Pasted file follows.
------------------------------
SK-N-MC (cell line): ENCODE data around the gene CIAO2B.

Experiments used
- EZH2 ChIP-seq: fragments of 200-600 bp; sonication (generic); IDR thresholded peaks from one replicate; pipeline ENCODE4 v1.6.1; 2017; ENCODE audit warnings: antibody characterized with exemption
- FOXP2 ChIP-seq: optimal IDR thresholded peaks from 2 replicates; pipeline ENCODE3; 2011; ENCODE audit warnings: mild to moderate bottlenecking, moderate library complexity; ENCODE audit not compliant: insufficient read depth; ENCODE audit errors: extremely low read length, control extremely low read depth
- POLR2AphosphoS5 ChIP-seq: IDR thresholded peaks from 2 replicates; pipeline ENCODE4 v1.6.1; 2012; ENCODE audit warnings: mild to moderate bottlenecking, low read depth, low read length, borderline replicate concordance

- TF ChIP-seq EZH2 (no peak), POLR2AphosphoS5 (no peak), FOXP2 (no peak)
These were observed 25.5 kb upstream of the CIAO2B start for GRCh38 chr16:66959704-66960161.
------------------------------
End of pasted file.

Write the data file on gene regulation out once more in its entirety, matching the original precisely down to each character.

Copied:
SK-N-MC (cell line): ENCODE data around the gene CIAO2B.

Experiments used
- EZH2 ChIP-seq: fragments of 200-600 bp; sonication (generic); IDR thresholded peaks from one replicate; pipeline ENCODE4 v1.6.1; 2017; ENCODE audit warnings: antibody characterized with exemption
- FOXP2 ChIP-seq: optimal IDR thresholded peaks from 2 replicates; pipeline ENCODE3; 2011; ENCODE audit warnings: mild to moderate bottlenecking, moderate library complexity; ENCODE audit not compliant: insufficient read depth; ENCODE audit errors: extremely low read length, control extremely low read depth
- POLR2AphosphoS5 ChIP-seq: IDR thresholded peaks from 2 replicates; pipeline ENCODE4 v1.6.1; 2012; ENCODE audit warnings: mild to moderate bottlenecking, low read depth, low read length, borderline replicate concordance

- TF ChIP-seq EZH2 (no peak), POLR2AphosphoS5 (no peak), FOXP2 (no peak)
These were observed 25.5 kb upstream of the CIAO2B start for GRCh38 chr16:66959704-66960161.